As your child becomes more and more active, you’ll want to help him practice different ways of getting around safely and to encourage an awareness of his environment. You’ll also want to reinforce the skills and concepts he’s learning from his orientation and mobility (O&M) instructor, if he has one. You can help your preschooler learn how to know where he is, how he got there, and how he can find his way back, starting in your home and expanding to your neighborhood.


Different rooms in your home have different odors, floor textures, and sounds. As your child begins to move around on his own, or as you help him get from place to place, point out these differences to him with comments such as these:

  • “Do you hear those humming and swishing sounds? That’s the noise the dishwasher makes, so you know you’re in the kitchen.”
  • “You’re standing on the rug in the hall. It feels a lot different from the wooden floor in the dining room.”
  • “Your dad must be working on something in the basement. You can hear the buzz of his drill.”
  • “That’s a car outside. Car noises sound louder when you’re in the front of the house because we are closer to the street.”
  • “Don’t you love the smell of the cookies baking in the kitchen? We’ll have some in a few minutes.”


Practicing O&M skills can be fun for you and your preschooler because you can do so with a variety of games and activities. Here are a few suggestions.

  • Try marking your child’s special places in a way that will have meaning to him. For example, choose some cloth that has a pleasant feel or self-adhesive paper with a raised texture. Tape a piece of this material on the door to your child’s bedroom, on his chair at the dinner table, and on the kitchen drawer or cabinet that contains the pots and pans he’s allowed to play with.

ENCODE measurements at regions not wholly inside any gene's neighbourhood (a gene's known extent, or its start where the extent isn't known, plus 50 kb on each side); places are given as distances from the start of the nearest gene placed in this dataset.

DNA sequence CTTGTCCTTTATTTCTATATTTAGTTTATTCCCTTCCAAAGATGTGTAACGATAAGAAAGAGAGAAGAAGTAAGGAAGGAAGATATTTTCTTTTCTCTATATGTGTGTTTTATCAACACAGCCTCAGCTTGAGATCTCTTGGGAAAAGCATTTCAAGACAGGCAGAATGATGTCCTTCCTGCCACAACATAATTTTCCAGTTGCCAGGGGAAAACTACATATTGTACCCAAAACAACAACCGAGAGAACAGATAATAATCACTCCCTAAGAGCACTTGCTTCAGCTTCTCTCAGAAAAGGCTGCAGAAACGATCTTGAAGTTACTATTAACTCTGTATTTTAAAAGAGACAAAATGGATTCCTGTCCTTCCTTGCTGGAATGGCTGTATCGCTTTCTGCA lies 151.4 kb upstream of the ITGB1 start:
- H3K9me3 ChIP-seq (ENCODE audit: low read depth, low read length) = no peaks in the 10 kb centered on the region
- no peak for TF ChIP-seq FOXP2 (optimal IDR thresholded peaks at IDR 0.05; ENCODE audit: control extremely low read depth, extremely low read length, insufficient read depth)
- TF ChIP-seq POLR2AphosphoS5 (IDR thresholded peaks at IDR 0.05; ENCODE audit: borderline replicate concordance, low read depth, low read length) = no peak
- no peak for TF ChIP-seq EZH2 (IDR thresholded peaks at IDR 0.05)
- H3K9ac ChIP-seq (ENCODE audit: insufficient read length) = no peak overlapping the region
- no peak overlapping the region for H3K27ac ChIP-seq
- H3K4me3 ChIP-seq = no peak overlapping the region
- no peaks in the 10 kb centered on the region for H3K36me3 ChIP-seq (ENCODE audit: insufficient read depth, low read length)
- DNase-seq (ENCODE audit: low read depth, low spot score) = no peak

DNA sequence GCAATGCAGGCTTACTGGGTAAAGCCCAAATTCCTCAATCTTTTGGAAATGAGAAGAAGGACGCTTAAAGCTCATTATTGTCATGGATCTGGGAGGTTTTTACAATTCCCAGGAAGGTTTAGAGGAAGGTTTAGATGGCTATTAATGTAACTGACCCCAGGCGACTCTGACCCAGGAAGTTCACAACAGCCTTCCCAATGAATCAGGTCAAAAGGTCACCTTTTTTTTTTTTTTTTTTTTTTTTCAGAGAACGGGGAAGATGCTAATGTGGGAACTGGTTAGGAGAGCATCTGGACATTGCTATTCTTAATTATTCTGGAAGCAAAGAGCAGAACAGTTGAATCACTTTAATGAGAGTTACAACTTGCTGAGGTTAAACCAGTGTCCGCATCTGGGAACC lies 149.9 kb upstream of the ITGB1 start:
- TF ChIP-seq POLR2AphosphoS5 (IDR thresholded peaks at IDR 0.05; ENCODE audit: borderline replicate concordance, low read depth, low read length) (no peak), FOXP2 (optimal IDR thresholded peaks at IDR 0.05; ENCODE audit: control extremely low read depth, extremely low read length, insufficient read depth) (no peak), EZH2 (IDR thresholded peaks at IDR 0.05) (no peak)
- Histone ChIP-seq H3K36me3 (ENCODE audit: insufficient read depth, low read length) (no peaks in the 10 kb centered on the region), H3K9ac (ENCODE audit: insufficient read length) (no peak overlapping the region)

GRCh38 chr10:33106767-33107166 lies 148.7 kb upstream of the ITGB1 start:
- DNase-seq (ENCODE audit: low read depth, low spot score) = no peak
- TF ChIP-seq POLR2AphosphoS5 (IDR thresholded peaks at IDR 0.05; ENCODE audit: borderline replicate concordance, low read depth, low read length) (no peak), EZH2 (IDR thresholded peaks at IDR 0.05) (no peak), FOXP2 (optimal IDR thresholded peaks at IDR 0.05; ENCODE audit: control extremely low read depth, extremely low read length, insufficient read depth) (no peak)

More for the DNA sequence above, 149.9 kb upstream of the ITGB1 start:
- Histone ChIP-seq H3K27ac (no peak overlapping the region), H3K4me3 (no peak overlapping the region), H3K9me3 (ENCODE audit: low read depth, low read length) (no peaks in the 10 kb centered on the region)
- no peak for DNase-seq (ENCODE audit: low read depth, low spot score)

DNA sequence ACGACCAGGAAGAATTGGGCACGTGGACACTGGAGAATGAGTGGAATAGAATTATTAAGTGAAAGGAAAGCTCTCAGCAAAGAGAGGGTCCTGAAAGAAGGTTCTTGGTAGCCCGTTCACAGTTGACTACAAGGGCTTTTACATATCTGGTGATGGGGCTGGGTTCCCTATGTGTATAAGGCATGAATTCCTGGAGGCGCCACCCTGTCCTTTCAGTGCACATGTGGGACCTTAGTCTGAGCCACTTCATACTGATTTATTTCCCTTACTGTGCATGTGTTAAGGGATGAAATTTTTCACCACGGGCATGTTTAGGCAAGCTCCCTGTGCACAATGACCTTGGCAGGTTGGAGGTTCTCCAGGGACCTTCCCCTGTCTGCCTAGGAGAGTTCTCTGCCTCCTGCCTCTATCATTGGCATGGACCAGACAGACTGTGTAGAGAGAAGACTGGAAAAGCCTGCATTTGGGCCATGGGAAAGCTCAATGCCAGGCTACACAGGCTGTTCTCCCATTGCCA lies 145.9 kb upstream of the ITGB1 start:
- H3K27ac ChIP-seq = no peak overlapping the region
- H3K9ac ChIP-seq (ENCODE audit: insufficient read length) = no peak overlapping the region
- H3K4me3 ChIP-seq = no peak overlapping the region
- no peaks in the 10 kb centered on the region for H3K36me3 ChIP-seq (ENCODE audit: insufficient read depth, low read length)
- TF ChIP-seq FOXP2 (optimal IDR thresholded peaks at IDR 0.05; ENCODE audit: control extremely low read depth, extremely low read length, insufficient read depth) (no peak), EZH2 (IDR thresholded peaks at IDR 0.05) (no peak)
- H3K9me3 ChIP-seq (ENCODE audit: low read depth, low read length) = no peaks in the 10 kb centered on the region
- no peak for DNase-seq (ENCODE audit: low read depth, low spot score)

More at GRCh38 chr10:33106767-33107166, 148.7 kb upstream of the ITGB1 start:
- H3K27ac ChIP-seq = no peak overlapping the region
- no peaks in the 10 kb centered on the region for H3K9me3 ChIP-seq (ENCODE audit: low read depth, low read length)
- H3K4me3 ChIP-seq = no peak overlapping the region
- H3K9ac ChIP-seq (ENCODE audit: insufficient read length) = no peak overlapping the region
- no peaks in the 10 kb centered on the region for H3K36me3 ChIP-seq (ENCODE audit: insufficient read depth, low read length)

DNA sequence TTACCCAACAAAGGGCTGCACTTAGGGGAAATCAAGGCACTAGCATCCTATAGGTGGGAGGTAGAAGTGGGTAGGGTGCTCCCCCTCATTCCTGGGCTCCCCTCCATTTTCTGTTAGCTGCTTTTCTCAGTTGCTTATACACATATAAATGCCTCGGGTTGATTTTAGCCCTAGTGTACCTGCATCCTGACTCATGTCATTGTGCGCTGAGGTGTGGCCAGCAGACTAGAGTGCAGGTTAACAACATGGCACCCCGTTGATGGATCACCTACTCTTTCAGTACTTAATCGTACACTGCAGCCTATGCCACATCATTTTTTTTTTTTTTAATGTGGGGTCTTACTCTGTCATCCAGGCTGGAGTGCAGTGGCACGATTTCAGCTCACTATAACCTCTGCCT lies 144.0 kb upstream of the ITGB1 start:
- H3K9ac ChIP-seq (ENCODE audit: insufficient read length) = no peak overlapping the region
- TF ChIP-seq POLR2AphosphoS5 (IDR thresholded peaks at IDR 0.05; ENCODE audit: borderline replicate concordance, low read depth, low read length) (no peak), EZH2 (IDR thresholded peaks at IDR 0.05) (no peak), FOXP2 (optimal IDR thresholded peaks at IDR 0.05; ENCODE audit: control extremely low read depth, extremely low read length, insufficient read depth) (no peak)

• Encourage your child to practice trailing walls, both to find his way and to give him a sense of control over where he is and where he’s going. Trailing is done by lightly curving the fingers and holding the back of the hand against the wall but slightly ahead of the body. The wall isn’t used for support but as a guideline.
  • When you’re used to things being in a certain place, it can be very confusing not to find them there—especially if you can’t see that they’ve been moved. If you’re going to move furniture around, be sure to tell your child what you’re doing and even ask him to help you. Include him in the process.
  • Make up travel games to play with your child, for example, “You got to the kitchen by walking through the hallway. Now, can you go back to the hall without walking through the kitchen?” As your child gets older, you can expand these games to the community. Ask your child to tell you where the two of you have been and how to get back home.
  • Play follow-the-leader in such a way that your child has to follow the sound of your voice as you walk around a room. Try this outside, too, as your voice will be more difficult to locate in a large open space.
  • As you walk around the neighborhood with your child, point out driveways, corners, mailboxes, trees, and other landmarks. These will become useful when he begins getting around alone. You might say, for example, “If we walk out the front door, walk left, and count three driveways, we’ll come to the mailbox.”
  • Remind your child to use sidewalks as clues. If he’s supposed to be following the sidewalk and he finds himself walking on grass or dirt instead, he’ll know he’s gone off course.
  • Begin teaching compass directions—north, south, east, west—early on. If your child has some vision or perceives light and darkness, knowing that the sun always rises in the east and sets in the west may someday help him find his way home.